SAMPLE COURSE MATERIAL
For much of the past century, scientists studying drug abuse labored in the shadows of powerful myths and misconceptions about the nature of addiction. When scientists began to study addictive behavior in the 1930s, people addicted to drugs were thought to be morally flawed and lacking in willpower. Those views shaped society’s responses to drug abuse, treating it as a moral failing rather than a health problem, which led to an emphasis on punishment rather than prevention and treatment. Today, thanks to science, our views and our responses to addiction and other substance use disorders have changed dramatically. Groundbreaking discoveries about the brain have revolutionized our understanding of compulsive drug use, enabling us to respond effectively to the problem.
As a result of scientific research, we know that addiction is a disease that affects both the brain and behavior. We have identified many of the biological and environmental factors and are beginning to search for the genetic variations that contribute to the development and progression of the disease. Scientists use this knowledge to develop effective prevention and treatment approaches that reduce the toll drug abuse takes on individuals, families, and communities.
SAMPLE POST TEST
1. Abuse of alcohol, nicotine, and illicit and prescription drugs costs Americans how much money a year in increased health care costs, crime, and lost productivity?
- $700 billion
- $600 million
- $700 million
- $600 billion
2. Every year, illicit and prescription drugs and alcohol contribute to the death of more than 90,000 Americans, while tobacco is linked to an estimated _________ deaths per year.
3. Addiction is defined as a chronic, relapsing brain disease that is characterized by compulsive drug seeking and use despite harmful consequences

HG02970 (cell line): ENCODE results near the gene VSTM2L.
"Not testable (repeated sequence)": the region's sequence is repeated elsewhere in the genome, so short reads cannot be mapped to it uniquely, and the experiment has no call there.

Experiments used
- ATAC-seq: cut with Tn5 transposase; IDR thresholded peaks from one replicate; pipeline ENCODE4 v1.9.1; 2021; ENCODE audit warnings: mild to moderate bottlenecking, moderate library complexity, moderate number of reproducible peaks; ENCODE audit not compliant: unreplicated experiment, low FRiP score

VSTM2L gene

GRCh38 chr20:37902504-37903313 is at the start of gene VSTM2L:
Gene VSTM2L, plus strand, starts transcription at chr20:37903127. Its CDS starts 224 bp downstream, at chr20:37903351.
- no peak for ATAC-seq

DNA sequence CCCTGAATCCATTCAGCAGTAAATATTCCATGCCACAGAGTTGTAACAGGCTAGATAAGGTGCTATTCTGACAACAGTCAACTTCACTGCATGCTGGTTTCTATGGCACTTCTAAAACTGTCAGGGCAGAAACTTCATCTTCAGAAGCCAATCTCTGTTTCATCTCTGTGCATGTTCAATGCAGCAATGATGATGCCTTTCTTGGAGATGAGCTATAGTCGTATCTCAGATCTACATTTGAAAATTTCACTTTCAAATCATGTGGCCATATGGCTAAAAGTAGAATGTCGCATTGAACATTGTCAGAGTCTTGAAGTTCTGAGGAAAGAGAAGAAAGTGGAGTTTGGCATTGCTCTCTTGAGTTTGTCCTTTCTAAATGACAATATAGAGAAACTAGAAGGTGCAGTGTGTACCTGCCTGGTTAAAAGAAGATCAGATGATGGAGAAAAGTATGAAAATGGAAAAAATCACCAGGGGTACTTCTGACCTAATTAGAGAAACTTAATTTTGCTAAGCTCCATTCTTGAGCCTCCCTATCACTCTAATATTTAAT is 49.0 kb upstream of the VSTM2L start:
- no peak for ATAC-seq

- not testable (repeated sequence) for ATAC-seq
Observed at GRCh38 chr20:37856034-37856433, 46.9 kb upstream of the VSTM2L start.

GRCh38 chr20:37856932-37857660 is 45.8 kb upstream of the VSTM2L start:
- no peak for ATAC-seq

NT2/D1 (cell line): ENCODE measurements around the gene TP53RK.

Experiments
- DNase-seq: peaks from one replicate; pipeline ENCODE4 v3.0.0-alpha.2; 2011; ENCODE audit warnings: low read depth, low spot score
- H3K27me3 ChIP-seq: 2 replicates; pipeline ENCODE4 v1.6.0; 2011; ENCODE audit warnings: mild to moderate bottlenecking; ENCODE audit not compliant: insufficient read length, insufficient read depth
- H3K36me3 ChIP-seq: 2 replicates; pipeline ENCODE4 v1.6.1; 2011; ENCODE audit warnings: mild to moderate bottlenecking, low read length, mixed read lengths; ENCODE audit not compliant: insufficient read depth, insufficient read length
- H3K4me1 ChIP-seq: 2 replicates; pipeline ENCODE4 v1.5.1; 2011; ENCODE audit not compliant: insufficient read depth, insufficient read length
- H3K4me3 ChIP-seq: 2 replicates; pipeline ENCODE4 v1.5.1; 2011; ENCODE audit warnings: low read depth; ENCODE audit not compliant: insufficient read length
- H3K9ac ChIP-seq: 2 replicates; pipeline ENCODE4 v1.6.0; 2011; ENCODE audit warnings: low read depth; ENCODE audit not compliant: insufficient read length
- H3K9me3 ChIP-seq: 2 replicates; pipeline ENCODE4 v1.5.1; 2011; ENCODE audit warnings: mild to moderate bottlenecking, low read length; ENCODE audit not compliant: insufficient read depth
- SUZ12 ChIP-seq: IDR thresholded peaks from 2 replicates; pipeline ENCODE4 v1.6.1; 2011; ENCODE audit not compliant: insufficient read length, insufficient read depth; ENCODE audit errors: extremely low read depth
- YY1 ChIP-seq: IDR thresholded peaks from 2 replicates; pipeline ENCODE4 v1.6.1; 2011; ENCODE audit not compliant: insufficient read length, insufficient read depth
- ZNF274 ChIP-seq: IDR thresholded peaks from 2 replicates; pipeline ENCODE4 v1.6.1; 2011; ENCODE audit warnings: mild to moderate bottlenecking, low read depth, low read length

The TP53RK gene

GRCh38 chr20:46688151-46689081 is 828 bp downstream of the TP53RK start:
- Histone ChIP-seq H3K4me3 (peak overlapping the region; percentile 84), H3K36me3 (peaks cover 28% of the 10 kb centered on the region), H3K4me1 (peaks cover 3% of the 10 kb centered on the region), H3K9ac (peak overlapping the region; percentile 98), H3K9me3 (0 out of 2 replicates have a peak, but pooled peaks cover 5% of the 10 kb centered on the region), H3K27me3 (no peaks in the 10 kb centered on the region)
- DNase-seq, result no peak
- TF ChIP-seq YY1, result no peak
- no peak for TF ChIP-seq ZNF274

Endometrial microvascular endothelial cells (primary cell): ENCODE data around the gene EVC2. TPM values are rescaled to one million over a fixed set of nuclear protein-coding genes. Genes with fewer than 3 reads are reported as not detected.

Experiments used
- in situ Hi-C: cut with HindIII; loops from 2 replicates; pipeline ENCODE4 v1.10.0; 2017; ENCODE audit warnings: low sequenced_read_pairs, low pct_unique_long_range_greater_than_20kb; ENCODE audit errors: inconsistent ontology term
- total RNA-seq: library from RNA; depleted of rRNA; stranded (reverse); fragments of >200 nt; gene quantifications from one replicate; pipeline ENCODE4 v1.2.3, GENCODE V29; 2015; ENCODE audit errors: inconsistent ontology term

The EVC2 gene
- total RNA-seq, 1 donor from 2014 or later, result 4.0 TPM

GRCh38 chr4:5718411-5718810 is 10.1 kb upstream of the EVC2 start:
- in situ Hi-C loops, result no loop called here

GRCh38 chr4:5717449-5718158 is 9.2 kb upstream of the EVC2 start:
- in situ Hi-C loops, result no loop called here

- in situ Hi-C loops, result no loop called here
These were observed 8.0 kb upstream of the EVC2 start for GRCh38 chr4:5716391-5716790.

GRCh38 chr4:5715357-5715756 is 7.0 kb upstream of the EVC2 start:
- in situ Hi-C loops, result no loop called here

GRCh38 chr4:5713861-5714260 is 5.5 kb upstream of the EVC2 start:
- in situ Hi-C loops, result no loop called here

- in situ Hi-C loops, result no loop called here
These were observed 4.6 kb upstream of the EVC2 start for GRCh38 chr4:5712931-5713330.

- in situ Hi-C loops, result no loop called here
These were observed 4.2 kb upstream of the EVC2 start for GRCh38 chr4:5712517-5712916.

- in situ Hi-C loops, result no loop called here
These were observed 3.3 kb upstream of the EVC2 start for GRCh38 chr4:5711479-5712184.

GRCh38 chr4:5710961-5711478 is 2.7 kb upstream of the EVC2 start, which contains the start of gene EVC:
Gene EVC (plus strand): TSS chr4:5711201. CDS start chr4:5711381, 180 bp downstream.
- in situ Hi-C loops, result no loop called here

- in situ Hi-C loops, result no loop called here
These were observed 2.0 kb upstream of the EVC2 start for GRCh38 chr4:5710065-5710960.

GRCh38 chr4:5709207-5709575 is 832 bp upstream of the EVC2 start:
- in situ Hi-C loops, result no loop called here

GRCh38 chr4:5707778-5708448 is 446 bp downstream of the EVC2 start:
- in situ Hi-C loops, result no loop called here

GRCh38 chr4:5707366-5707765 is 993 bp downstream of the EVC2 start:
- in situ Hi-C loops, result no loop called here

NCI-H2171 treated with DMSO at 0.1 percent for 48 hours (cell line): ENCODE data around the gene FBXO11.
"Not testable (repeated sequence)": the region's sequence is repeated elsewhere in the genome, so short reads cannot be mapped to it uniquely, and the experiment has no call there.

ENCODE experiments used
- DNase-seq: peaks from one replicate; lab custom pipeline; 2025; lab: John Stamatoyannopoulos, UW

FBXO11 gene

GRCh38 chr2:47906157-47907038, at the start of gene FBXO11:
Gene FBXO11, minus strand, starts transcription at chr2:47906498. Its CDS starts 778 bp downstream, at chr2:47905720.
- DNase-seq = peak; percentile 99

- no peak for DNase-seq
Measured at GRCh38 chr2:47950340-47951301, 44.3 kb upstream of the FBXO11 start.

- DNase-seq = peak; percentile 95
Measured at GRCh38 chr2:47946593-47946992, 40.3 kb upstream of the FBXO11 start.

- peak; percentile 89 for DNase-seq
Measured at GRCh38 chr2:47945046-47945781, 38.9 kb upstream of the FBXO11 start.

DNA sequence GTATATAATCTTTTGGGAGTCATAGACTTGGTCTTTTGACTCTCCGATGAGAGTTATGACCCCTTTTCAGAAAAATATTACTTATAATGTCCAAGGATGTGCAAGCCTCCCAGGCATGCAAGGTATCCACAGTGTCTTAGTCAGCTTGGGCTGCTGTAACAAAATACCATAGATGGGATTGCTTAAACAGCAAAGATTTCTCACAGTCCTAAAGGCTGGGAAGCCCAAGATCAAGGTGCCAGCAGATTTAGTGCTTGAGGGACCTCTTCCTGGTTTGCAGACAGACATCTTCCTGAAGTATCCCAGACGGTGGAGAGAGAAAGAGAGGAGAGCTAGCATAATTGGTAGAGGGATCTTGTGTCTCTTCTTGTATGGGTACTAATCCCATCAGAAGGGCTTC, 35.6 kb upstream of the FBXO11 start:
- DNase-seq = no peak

CE Hours: 4
Instructor: National Institute on Drug Abuse (NIH)
This intermediate level 4 CE home course for mental health and healthcare specialists discusses the effects of illicit and prescription drug use on the brain. This course is designed to help providers understand the reasons and risk factors behind why adolescents and adults choose to take drugs. With more knowledge, effective research-based programs and evidence-based interventions can be implemented to prevent or reduce drug abuse over time. Additionally, the course dives deeper into how addiction often correlates with other medical issues and how it can harm not only the person with the addiction but can create serious health problems for others.
- Describe what drug addiction is and what risk factors may lead to it.
- Discuss research-based programs that can help prevent drug addiction.
- Discuss how drug abuse affects the brain.
- Discuss the impact drug addiction has on the person with the addiction and others around them.
- Understand treatment options for those addicted to drugs.